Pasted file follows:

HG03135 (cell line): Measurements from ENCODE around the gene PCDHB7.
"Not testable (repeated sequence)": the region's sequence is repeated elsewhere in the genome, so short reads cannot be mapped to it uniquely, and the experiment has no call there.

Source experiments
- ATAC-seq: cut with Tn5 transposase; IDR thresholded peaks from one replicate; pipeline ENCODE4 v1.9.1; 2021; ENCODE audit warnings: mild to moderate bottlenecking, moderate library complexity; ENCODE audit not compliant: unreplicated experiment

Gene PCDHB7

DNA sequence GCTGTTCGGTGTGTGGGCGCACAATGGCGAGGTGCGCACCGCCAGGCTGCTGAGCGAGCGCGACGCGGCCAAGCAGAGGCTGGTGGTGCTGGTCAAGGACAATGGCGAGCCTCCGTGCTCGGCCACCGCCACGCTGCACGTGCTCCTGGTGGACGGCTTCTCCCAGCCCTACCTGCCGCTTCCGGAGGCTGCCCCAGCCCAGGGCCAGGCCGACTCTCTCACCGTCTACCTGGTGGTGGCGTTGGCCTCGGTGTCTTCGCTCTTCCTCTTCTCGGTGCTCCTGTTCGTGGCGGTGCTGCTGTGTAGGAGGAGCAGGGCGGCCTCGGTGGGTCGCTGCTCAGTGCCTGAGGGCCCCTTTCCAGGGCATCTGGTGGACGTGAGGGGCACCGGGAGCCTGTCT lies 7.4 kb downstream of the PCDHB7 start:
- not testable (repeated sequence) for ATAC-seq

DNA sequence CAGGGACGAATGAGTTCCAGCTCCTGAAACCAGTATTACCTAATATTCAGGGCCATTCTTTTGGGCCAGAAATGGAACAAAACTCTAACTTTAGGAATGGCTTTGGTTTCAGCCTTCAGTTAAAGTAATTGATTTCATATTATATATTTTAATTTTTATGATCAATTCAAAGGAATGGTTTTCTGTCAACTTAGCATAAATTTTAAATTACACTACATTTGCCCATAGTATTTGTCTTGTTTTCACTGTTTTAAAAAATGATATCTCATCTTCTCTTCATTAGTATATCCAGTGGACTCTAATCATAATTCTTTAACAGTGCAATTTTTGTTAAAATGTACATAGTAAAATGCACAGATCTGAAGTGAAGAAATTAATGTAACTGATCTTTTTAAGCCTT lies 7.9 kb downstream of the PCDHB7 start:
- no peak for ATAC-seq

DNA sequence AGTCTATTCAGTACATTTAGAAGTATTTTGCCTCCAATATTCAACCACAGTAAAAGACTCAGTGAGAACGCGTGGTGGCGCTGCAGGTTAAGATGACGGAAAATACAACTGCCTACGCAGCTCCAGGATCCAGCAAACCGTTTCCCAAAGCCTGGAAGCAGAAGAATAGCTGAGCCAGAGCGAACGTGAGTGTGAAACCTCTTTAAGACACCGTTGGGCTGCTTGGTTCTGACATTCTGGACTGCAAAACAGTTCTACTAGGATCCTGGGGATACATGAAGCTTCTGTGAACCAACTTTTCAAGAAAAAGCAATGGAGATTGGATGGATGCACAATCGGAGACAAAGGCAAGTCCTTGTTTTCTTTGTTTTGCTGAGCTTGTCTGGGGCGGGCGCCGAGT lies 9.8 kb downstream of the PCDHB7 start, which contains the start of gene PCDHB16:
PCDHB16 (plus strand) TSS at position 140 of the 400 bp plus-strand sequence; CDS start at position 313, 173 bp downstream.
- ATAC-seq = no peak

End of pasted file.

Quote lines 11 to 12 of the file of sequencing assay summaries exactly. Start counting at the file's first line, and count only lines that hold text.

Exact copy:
PCDHB16 (plus strand) TSS at position 140 of the 400 bp plus-strand sequence; CDS start at position 313, 173 bp downstream.
- ATAC-seq = no peak